GreatFire Under Attack Following WSJ Article

This week, Eva Dou and Alistair Barr of the Wall Street Journal wrote an article describing the ways anti-censorship groups use major cloud computing company servers to host mirror sites of websites that are blocked by the . From Dou and Barr’s report:

Activists outside of China say they are disguising Internet traffic banned by Beijing—which includes anything from social networks such as Facebook and Twitter, to Gmail and news websites—by tunneling it encrypted through cloud servers run by major U.S. companies.

These cloud services run by .com Inc.,Microsoft Corp., Akamai Technologies Inc. and others are meant to help businesses improve their website speeds by storing their data on remote servers. But activists say they are using them to get around China’s so-called Great Firewall, which could draw the cloud providers unwillingly into the censorship clash.

To stem the flow of prohibited content, authorities would need to block entire servers of these companies, disrupting hundreds of businesses, according to the activists.

“Essentially, it’s similar to forcing authoritarian regimes to kill everyone in a protest because they can’t tell the real agitators from the bystanders,” said Adam Fisk, a Los Angeles-based programmer who in 2013 founded an app called Lantern that is designed to outmaneuver censors. Lantern uses the method along with other groups such as anticensorship activist group and anonymous communications software provider Tor. [Source]

GreatFire has written about their efforts to “liberate” blocked websites (including China Digital Times) using this method, which they term “”:

As has been widely reported, VPNs have been severely disrupted in China. We have a different approach to circumvention. We host content with the world’s leading content delivery networks (CDNs). For the censors to block our websites and apps, they would have to block all websites and apps being served by CDNs (content delivery networks). The entire blocking of all CDNs would cause a severe disruption of internet services for everybody in China as CDNs account for over 50% of all global web traffic. The economic damage caused by such a disruption would be major. We believe that the Chinese authorities would not dare block all websites and apps being served by CDNs because they understand the economic implications of this action. [Source]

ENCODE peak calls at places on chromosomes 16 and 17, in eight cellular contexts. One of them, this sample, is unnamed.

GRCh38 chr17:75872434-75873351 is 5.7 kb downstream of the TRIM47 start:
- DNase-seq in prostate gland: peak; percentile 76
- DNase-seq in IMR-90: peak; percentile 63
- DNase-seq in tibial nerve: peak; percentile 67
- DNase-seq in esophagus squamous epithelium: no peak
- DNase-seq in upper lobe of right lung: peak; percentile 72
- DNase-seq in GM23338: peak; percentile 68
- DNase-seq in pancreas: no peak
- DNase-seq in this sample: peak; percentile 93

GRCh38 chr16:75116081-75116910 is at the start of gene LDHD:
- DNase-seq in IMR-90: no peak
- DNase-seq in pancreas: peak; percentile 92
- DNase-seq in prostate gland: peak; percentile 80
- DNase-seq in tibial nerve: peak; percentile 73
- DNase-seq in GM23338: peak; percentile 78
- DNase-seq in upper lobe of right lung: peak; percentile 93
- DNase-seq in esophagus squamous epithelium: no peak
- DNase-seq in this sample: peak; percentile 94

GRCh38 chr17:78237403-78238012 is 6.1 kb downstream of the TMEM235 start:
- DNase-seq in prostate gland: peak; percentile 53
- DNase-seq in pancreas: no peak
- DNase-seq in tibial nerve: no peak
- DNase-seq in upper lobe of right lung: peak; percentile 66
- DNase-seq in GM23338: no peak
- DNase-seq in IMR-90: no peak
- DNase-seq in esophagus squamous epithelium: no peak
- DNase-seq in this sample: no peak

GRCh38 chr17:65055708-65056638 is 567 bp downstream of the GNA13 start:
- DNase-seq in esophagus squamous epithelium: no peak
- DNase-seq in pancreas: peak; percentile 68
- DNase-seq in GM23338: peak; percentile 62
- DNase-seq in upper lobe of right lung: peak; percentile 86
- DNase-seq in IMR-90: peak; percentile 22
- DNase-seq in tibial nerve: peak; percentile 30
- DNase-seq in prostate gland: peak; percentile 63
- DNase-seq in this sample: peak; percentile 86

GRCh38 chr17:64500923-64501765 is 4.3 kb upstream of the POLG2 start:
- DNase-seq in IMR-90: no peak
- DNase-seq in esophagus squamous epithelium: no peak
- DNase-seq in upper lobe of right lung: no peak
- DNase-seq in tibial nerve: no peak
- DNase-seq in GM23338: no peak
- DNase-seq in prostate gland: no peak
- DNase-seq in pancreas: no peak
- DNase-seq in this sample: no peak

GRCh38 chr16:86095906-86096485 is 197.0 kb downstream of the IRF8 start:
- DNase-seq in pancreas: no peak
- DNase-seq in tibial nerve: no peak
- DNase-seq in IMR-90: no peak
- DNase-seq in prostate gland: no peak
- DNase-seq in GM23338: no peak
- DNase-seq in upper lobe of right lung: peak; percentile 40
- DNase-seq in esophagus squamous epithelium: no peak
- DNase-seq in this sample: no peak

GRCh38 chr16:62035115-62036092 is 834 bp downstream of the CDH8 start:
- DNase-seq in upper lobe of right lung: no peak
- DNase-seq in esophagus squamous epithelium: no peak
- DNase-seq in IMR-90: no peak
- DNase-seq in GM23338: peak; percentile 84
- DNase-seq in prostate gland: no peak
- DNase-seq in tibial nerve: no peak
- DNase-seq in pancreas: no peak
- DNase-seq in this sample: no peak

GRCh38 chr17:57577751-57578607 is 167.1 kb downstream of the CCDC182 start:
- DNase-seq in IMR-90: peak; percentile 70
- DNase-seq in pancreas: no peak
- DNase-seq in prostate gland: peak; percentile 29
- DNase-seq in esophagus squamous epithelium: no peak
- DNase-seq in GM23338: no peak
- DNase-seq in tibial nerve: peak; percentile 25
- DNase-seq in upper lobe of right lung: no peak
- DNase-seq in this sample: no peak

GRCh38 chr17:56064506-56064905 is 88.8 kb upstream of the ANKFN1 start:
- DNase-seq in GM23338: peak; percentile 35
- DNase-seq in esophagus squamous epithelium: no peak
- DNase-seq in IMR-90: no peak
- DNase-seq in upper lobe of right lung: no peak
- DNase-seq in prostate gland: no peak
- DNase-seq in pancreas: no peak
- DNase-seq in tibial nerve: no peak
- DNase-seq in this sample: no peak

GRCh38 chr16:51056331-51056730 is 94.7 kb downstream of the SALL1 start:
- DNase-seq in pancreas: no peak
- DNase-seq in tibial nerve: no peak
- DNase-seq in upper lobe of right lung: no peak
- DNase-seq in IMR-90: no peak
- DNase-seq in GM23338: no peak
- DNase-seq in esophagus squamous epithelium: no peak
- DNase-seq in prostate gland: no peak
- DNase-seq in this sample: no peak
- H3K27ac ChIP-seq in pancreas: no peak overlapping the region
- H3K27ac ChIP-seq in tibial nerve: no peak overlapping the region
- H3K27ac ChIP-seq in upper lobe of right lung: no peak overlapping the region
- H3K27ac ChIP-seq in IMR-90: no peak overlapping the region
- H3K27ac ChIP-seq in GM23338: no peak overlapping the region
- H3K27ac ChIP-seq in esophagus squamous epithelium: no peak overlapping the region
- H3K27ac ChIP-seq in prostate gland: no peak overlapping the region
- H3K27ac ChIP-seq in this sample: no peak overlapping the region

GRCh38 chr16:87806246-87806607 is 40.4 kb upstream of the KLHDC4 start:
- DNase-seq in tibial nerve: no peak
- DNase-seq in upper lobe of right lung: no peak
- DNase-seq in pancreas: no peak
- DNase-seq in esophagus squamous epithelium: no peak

Soon after the Wall Street Journal article was published, GreatFire experienced severe DDOS attacks which rendered the mirror sites they had set up inaccessible. Charlie from GreatFire writes on their blog:

We are not equipped to handle a DDoS attack of this magnitude and we need help. Some background:

  • The attack started on March 17 and we are receiving up to 2.6 billion requests per hour which is about 2500 times more than normal levels.
  • This attack affects all of our mirror websites. While we have talked openly about our method of using collateral freedom to unblock websites and mobile apps that have been blocked by the Chinese authorities, the WSJ story clearly stated how the strategy works and how it is being used successfully to deliver uncensored content into China. Blocked websites that we have liberated in China include BoxunDeutsche Welle and Google.
  • We don’t know who is behind this attack. However, the attack coincides with increased pressure on our organization over the last few months. The Cyberspace Administration of China (CAC) publicly called us “an anti-China website set up by an overseas anti-China organization”. We also know that CAC has put pressure on our IT partners to stop working with us. Recently, we noticed that somebody was trying to impersonate us to intercept our encrypted email.
  • Last week, Reporters Without Borders, an NGO based in Paris, used our open source method of collateral freedom to unblock nine websites around the world, including two of importance to China: Mingjing News and The Tibet Post[Source]

The GreatFire post goes on to list ways they are seeking help from the public in countering the attack.